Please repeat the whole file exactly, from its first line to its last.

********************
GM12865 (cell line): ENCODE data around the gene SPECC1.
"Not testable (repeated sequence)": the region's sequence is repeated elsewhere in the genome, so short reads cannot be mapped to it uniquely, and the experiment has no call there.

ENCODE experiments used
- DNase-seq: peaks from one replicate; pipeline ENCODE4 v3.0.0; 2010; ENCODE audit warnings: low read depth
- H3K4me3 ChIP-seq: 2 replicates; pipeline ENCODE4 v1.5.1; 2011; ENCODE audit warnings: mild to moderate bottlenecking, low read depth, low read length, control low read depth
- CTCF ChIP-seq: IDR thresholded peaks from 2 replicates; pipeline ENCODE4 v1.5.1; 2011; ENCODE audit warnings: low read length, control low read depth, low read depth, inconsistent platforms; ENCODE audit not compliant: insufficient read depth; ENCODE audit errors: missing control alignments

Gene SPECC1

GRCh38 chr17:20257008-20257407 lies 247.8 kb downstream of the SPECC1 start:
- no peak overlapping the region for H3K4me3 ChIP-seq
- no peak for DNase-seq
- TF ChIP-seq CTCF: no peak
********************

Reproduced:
GM12865 (cell line): ENCODE data around the gene SPECC1.
"Not testable (repeated sequence)": the region's sequence is repeated elsewhere in the genome, so short reads cannot be mapped to it uniquely, and the experiment has no call there.

ENCODE experiments used
- DNase-seq: peaks from one replicate; pipeline ENCODE4 v3.0.0; 2010; ENCODE audit warnings: low read depth
- H3K4me3 ChIP-seq: 2 replicates; pipeline ENCODE4 v1.5.1; 2011; ENCODE audit warnings: mild to moderate bottlenecking, low read depth, low read length, control low read depth
- CTCF ChIP-seq: IDR thresholded peaks from 2 replicates; pipeline ENCODE4 v1.5.1; 2011; ENCODE audit warnings: low read length, control low read depth, low read depth, inconsistent platforms; ENCODE audit not compliant: insufficient read depth; ENCODE audit errors: missing control alignments

Gene SPECC1

GRCh38 chr17:20257008-20257407 lies 247.8 kb downstream of the SPECC1 start:
- no peak overlapping the region for H3K4me3 ChIP-seq
- no peak for DNase-seq
- TF ChIP-seq CTCF: no peak